Limitations, disappointment and acceptance

Taken before life hit me.

Dirty Harry is one of my all-time favorite film series. Which says something, since I’m not much of a movie fan and it’s rare for me to be able to sit still through an entire movie. But when something is good – it’s good.

This isn’t a story about the tough-as-nails cop, but there is a quote at the end of Magnum Force I’ve been thinking about in regards to my marathon ambitions: “A man’s gotta know his limitations.” Even if I didn’t know or want to think about my own, my body has decided I’m going to acknowledge them.

So with that being said: I’m going to have to drop out of running the Columbus Marathon.

And even though I know it’s the right call, it sucks.

Last weekend was my come-to-Jesus moment. I had planned to run 18 miles and start by 8 a.m. at the latest. The 8 a.m. part never happened. This is probably way more information than any of you needed, but I have a strict policy of not leaving my apartment until I’ve gone to the restroom and know that I’m good before a run. Typically waking up early in the morning gives me time and my body works perfectly. However, the past few months no matter how early I wake up, that has not been the case. I was so off Saturday morning, really like I’ve been every Saturday over the past few months.

Then there was the 18 mile part. That was the plan. However, I had to stop my watch at Mile 9.5. I was three and a half miles out on the trail from where I parked, so I took a walk back to the car. 13 miles were done, but not how I expected. I’m still having some pain in my right thigh five days out – which never happens, unless I’ve run a marathon – and I’m still doing the post-run shuffle. I also got to deal with nausea and throwing up at midnight, as well as another round Sunday afternoon.

Nausea is pretty rare for me, to the point where prior to this year, I can count the number of times I’ve gotten sick like that as a child and now as an adult on one hand. So getting sick enough to be throwing up is a neon flag that something is very off physically.

In addition to all the physical challenges – and knowing that a lot of them stem from comfort eating all the unhealthy stuff and holding them extra pounds on my frame – the mental and emotional impact of this past year has finally kicked my ass.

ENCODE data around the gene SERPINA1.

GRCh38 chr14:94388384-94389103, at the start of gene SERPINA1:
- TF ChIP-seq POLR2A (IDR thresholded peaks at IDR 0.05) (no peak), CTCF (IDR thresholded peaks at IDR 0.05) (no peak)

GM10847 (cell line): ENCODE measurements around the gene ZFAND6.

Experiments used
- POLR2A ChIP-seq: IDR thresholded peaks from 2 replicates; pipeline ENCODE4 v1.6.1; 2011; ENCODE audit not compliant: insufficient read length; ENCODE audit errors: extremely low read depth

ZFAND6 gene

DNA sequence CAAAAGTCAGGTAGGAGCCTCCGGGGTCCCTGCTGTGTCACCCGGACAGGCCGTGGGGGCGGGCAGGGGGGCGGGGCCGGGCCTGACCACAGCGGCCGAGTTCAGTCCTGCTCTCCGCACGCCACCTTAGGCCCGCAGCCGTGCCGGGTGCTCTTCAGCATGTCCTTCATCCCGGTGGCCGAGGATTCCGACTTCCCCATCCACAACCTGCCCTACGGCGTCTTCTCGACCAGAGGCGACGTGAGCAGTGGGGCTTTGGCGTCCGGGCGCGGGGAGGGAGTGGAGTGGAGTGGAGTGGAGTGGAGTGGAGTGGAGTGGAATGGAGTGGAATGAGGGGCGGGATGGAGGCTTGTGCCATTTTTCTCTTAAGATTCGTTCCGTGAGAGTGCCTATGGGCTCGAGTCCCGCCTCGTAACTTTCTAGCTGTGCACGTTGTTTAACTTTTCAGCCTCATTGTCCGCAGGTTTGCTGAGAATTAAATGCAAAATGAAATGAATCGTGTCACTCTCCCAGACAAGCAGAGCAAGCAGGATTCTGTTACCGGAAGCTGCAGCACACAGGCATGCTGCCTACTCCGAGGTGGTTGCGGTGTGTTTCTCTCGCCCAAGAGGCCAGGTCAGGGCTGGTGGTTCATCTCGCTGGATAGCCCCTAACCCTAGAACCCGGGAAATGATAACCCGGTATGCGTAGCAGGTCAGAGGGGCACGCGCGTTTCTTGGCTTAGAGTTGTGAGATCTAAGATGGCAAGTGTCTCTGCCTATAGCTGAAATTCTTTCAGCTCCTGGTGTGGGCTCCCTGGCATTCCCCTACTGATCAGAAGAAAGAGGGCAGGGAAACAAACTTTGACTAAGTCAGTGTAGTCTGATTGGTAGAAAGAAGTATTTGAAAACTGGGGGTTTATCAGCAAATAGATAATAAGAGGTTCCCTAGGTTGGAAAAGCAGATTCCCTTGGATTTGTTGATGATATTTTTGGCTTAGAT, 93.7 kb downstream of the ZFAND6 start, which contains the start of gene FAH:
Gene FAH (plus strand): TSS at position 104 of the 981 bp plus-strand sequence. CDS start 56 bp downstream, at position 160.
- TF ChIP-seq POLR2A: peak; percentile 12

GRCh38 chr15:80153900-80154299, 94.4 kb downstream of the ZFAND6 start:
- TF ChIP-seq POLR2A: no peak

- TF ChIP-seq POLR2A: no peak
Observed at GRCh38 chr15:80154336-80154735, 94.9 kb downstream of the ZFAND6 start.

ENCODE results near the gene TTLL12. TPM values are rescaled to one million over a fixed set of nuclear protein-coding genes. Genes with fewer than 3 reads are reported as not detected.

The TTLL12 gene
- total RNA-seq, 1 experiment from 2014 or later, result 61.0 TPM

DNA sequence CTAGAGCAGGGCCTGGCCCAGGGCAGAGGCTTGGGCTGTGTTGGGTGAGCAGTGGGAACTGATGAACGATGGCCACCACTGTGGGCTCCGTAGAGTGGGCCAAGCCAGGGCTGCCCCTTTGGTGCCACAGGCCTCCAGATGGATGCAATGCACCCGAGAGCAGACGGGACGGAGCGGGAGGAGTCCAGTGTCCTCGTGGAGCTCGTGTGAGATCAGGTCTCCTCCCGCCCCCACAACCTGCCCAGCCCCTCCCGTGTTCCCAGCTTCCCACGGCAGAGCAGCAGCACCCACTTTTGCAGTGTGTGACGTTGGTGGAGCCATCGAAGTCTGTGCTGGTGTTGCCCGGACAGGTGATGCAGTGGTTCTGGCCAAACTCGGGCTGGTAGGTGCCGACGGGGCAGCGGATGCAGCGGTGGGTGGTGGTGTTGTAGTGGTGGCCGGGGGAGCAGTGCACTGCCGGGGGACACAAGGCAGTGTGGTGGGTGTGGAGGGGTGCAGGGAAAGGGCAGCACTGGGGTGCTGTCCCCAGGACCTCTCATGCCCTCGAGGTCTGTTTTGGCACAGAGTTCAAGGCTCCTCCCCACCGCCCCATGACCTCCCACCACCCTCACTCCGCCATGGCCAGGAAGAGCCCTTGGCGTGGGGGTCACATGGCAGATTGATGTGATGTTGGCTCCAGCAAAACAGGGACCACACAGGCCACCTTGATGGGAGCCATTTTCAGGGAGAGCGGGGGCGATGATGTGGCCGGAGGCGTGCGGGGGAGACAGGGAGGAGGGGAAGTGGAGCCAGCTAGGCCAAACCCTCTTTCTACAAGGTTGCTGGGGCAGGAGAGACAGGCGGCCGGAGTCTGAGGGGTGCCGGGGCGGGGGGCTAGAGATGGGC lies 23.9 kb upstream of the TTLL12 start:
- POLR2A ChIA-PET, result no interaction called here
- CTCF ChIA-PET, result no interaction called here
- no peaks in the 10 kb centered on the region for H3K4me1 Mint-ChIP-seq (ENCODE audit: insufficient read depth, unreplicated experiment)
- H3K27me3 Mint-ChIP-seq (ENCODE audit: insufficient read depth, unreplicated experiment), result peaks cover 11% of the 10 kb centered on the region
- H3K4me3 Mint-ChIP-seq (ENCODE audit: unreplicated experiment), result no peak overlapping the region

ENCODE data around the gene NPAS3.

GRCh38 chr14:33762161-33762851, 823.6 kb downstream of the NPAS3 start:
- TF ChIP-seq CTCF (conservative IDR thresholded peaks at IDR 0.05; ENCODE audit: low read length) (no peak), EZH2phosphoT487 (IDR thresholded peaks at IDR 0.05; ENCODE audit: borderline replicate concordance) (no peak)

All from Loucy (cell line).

Do you all remember the struggles of the last post? Or maybe it was the post prior – I have turned into a broken record on the subject of grief and depression. Another low hit me over the weekend into Monday evening. I talked to my mom and she finally called it what I didn’t really want to: “Al, you’re depressed and you need to go to a doctor.”

The last time I saw a primary care physician was summer of 2020, so even if my brain health wasn’t languishing, it’s high time to schedule an appointment. I’m not going to go into everything we talked about. Honestly, it’s both alleviating to finally call it what it is, but at the same time I’m a little embarrassed that I’m 30 years old and I couldn’t be honest with myself earlier. Hindsight is 20/20, and although Grandpa’s passing was the tick tick boom, I’d been battling a low-level depression on-off since winter of 2019.

I realized I’ve spent three years pushing it down, telling myself “Just hang in there, it will pass” when “it” included a year of massive changes at OldJob that did not get better, a relationship that turned out to be a mismatch, a pandemic, unemployment and grief. I did everything right aside from calling a doctor – I went to grief counseling earlier this year, I committed myself to Pelotonia to support a great cause and also to get out of my own head, and I did my damndest to push ahead to normal. Talking to the counselor helped, and I’m still proud of riding in Pelotonia. But frankly – these are all bandaids on a corpse.

Full disclosure: “bandaid on a corpse” is from Fiddler on the Roof. I love Tevye.

I need help, and I’ve finally got my appointment to get it. As for the marathon and running – physically I’m not there. If I’m still having pain from 9.5 miles of run-walk-shuffling, there’s no way in hell I’m going to run 26.2 miles. Or 13.1 – a part of me debated going down to a half, but that would also be stupid. Hats off to the serious Instagram runners who run Boston qualifiers while nursing the start of an injury, but I know my limits. When I don’t know them, my body screams it to me loud ‘n clear. This time around it’s “Allison – go to the doctor, get help and get that part of you straightened out. And quit eating so damn much.”

So reader-friends, I have to sit this one out to take care of my brain health and physical well-being. I’m still walking the line between acceptance and disappointment with my decision, and there’s a good chance I’ll probably be there for a little while. I’ll likely wake up the morning of the race and grieve for myself. And then I’ll find something productive to do. I’m thinking about spectating, since I’ve never done that before.

With all of that being said, it’s time for me to get my day started. Take it easy everyone and remember – brain health is just as important as physical health, and a healthier version of yourself can be attained.

Yours in writing and life,


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